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  • Pierre Garcon, Deion Sanders, DeSean Jackson, Robert Griffin III
    4. Life Calling

    After what was essentially a decade-long bacchanalia, Deion hit a low point in his life in 1998, when he was playing for the Reds, claiming that he intentionally drove his car off a cliff. Somehow, he came out totally fine, with a new perspective on life.

    “You try to fulfill your time and your needs,” Sanders said at the time. “I was just empty. I tried cars, jewelry, clothes, women, money … Nothing could fulfill me.

    “I know who I am, what I am, where I’m going and how to get there.”

    Say what you will about the virtues and shortcomings of organized religion, but becoming a born-again Christian seemed to help Deion turn his life around and gave him some focus. And along with his burgeoning media career, he became a mentor for young football players, with the idea that they could benefit from his experiences. He also put his name on a charter school named “Prime Prep” in Texas.

    This isn’t to say there haven’t been some bumps in his road to redemption. Nevertheless, there are undoubtedly people who have been helped by Deion’s guidance and wisdom; Pac Man Jones, for example, cites him as someone who has helped him stay on the right path. I would tend to give Deion the benefit of the doubt in that regardless of his motivations, his chosen pursuit has no doubt led to some perfectly quantifiable positive results. That, to me, seems like progress.

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  • Deion Sanders
    5. World View

    Deion Sanders isn’t exactly a fan of “Throwback Thursday,” believing that when we focus on the past at the expense of dealing with the present and future, we photoshop out the bad aspects in search of an unattainable ideal that never existed to begin with. Instead, he chooses to endorse something called “Throw Forward Thursday”:

    “Let’s start throwing our dreams, visions and goals forward until we achieve them. Let’s throw forward to our future. While things may be painful in your present, they cannot prevent the promise of your future.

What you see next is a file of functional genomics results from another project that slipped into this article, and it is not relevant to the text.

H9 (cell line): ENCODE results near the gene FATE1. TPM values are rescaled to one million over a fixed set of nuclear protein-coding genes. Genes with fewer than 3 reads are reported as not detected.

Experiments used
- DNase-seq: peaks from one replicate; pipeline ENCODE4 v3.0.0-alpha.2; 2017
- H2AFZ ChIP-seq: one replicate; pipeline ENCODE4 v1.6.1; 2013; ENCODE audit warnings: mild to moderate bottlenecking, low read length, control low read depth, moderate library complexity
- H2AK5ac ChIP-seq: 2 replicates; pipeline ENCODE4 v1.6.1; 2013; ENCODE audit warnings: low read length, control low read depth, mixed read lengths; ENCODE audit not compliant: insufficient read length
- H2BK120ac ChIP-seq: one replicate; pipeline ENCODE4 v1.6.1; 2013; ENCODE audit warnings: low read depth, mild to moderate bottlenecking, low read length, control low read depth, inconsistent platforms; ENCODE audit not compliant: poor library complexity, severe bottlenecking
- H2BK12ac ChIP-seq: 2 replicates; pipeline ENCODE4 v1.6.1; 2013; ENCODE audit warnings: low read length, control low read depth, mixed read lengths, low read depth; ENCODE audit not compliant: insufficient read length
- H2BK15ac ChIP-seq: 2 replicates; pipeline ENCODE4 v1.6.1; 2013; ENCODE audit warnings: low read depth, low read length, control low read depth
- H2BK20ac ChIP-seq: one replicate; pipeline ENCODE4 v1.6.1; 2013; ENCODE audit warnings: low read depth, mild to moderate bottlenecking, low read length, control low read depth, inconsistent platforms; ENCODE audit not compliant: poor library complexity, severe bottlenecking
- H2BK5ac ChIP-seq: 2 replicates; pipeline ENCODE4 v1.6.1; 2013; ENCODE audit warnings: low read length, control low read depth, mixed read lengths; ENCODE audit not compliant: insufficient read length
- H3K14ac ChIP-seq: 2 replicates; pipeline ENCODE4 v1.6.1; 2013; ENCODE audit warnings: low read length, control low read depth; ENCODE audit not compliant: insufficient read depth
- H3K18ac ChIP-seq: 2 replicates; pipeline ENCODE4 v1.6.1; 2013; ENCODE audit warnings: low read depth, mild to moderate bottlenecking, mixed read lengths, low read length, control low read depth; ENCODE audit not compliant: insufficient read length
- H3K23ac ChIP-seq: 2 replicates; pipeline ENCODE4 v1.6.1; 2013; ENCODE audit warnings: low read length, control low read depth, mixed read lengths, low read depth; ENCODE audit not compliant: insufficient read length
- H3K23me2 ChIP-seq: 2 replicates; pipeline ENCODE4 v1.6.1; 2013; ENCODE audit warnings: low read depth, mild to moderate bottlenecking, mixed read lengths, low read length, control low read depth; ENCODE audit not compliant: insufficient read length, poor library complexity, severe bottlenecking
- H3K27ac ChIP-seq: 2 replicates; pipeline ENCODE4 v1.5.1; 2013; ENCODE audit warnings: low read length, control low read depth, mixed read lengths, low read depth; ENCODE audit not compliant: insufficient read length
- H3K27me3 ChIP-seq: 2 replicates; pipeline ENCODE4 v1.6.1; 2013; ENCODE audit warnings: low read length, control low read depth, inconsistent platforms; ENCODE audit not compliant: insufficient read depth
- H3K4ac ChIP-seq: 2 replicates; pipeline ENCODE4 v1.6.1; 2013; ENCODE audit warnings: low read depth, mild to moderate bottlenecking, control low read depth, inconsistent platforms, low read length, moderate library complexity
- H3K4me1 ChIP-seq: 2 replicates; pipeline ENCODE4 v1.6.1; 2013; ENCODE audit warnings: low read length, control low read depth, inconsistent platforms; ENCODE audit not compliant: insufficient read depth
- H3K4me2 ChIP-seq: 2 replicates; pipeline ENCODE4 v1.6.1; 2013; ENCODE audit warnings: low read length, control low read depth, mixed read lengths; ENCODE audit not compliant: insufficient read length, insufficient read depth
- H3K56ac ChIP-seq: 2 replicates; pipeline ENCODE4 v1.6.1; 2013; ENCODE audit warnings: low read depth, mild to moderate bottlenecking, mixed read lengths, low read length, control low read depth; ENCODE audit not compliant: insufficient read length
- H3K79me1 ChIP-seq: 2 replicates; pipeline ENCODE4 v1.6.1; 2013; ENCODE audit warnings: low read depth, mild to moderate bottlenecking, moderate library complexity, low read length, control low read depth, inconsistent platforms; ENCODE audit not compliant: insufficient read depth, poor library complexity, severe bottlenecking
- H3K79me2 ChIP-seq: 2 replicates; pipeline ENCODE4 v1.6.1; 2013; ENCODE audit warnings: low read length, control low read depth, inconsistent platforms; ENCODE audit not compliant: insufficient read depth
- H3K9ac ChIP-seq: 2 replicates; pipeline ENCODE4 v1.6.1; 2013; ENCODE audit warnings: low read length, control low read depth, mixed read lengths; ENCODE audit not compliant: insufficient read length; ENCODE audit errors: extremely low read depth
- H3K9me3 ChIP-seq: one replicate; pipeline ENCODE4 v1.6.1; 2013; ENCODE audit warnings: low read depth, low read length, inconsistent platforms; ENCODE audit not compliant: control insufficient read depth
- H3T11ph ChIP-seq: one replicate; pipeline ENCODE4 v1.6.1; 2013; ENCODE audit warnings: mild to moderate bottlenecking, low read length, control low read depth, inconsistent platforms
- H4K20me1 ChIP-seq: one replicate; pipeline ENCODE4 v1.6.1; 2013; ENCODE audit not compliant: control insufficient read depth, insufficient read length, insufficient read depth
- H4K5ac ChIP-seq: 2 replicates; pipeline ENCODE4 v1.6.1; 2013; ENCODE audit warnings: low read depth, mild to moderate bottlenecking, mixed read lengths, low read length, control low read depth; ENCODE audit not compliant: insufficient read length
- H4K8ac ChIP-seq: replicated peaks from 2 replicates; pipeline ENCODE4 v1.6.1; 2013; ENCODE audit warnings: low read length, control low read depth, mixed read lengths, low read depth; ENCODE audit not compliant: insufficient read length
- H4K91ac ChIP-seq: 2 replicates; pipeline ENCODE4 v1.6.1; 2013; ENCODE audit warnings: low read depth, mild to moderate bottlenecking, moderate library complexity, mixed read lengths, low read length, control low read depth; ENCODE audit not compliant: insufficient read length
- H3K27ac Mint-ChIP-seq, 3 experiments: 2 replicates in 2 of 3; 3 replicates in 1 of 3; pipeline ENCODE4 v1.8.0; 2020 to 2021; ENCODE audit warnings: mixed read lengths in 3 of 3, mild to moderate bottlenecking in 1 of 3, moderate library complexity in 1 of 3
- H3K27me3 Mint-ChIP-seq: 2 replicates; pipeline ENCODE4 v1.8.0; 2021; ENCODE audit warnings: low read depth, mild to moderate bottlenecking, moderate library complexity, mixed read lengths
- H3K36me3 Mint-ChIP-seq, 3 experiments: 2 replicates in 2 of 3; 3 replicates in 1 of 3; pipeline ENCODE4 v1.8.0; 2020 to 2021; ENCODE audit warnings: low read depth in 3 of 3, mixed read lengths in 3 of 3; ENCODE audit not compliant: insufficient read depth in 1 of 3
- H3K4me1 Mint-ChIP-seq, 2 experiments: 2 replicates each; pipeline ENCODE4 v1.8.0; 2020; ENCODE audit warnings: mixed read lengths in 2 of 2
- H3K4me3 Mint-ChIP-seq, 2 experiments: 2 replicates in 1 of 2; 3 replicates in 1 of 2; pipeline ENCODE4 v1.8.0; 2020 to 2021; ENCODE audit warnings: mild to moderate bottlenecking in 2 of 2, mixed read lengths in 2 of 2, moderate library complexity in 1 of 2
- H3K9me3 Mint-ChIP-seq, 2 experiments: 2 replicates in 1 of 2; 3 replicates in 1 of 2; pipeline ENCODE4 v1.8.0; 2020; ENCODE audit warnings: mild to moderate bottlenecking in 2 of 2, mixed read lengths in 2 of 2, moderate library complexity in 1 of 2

“Get this in your head … your future is bright! Begin to invest in it. Every time you work on your dream, you are throwing forward to your future. When you ignore your own problems, trials and tribulations, and help someone else with theirs, you are throwing forward to your future.”

    Regardless of what you think of him, you could do far worse than to subscribe to Deion’s philosophies. And it certainly seems like he’s come a long way from parachute pants and terrible rap albums.

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  • Nike Air DT Max
  • Deion Sanders
  • Deion Sanders
  • Pierre Garcon, Deion Sanders, DeSean Jackson, Robert Griffin III
  • Deion Sanders

When I was growing up, Deion Sanders was pretty much the epitome of cool, possessing substantial amounts of both sizzle and steak. His antics and colorful personality were bolstered by the fact that he was the best and most feared cornerback and punt returner in the game, able to swing the balance of the whole league as a frequent free-agent mercenary. Not to mention, he was a good enough athlete to become a more than credible baseball player — not Bo Jackson, but nothing to sneeze at.

In a way, Deion’s “Prime Time” persona was a precursor to Floyd “Money” Mayweather: Even more than his magnificent athletic gifts, what resonated with the public were his carefully cultivated and readily broadcast tastes for excess, which eventually submerged his entire personality in a sea of gold chains and would-be hip-hop anthems.

It was bemusing, reassuring and — just maybe — a bit of a letdown when Deion claimed to have become born again. But rest assured, Deion still has quite a bit of Neon left in him — he just dresses better and perpetually espouses a message of positivity.

We all wanted to emulate Deion when we were younger – and nobody possibly could, he was inimitable. But in honor of his 47th birthday tomorrow, here are five lessons I feel anyone can learn from observing Prime Time.

Follow Bryan on Twitter at @SportsAngle